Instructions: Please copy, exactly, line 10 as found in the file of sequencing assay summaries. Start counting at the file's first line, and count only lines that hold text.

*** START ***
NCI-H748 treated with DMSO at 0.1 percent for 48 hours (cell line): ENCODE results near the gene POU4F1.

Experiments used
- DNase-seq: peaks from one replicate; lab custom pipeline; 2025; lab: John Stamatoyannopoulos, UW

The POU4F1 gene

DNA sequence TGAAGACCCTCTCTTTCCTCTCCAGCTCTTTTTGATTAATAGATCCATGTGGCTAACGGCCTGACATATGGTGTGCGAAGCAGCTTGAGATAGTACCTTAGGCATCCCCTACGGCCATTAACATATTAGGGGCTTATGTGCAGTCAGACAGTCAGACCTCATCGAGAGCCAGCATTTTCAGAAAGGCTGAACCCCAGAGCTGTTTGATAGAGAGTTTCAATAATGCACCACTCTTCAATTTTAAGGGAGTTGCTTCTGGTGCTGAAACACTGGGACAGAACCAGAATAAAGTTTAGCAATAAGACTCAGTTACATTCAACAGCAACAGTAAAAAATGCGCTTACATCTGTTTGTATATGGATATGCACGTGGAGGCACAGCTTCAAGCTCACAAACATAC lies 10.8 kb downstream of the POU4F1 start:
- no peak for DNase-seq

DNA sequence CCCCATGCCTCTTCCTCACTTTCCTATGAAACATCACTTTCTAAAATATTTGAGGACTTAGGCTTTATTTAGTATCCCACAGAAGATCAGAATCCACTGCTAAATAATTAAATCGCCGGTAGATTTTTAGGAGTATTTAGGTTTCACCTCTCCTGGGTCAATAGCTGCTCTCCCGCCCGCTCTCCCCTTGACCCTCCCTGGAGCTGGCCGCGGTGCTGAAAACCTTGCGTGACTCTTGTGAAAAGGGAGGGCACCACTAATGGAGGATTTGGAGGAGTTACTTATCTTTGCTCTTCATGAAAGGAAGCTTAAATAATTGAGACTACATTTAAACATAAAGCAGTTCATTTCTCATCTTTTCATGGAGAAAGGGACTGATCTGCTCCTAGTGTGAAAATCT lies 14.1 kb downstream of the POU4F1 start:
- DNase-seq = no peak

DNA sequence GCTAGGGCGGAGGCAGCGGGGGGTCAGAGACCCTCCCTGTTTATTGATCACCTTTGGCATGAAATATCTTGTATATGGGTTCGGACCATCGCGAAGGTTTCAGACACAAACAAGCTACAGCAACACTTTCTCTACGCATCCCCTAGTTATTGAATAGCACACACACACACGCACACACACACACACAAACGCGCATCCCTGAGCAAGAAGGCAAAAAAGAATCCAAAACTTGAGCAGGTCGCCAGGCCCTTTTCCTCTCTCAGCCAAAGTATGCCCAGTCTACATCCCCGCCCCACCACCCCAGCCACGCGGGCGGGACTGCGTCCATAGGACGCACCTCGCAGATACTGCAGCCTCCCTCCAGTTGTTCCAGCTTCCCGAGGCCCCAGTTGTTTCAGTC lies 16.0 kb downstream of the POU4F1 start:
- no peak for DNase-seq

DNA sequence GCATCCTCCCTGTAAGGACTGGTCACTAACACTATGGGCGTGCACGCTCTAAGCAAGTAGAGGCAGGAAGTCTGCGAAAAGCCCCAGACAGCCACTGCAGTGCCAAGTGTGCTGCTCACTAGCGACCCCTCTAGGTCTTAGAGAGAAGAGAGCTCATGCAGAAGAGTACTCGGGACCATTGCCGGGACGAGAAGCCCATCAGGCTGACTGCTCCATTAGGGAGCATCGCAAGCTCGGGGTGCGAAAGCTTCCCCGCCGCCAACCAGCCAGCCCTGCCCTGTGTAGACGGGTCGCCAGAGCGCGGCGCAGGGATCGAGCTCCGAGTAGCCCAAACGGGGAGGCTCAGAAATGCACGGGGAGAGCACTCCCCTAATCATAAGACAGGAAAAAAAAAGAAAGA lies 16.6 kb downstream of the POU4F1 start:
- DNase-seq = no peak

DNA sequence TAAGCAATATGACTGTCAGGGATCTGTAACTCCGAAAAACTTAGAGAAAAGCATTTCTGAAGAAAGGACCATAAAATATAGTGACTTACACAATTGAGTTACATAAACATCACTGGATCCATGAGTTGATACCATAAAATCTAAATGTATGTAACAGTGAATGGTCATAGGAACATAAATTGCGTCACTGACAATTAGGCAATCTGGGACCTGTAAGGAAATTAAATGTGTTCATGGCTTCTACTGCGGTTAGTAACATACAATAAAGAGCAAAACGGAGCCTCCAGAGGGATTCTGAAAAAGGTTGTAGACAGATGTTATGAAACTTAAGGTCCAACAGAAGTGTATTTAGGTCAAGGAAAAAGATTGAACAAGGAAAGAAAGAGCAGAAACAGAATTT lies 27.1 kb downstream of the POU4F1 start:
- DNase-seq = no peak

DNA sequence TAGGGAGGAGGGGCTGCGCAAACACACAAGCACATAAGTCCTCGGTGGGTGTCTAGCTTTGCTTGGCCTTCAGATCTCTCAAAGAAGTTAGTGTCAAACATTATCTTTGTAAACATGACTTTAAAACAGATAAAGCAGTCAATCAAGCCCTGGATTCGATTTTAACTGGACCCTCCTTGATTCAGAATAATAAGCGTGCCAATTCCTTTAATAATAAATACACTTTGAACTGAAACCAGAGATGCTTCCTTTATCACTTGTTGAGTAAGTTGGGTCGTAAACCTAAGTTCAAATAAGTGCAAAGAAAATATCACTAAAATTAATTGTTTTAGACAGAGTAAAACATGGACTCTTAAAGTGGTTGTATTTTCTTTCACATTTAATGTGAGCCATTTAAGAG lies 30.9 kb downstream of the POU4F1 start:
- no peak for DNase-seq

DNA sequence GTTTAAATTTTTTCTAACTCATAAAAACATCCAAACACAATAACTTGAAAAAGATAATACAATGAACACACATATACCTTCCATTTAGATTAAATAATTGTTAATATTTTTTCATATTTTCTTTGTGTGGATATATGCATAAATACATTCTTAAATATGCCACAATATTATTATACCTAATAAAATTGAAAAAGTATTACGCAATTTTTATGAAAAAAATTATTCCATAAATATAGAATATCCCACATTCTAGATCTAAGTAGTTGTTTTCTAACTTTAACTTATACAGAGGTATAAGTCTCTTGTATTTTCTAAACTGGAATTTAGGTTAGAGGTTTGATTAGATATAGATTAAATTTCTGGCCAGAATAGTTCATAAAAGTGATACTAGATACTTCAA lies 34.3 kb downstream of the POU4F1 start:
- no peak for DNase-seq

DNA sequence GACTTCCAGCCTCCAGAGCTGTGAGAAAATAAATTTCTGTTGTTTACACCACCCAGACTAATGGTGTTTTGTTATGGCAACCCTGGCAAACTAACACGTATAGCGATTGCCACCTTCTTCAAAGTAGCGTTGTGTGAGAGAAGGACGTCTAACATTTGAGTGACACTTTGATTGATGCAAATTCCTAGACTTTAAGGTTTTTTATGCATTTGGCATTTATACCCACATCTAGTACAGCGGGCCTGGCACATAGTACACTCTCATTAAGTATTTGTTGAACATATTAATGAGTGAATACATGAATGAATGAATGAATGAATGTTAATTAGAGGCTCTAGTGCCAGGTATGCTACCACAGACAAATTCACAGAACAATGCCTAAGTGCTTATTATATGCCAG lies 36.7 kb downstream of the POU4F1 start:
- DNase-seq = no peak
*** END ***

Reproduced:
- no peak for DNase-seq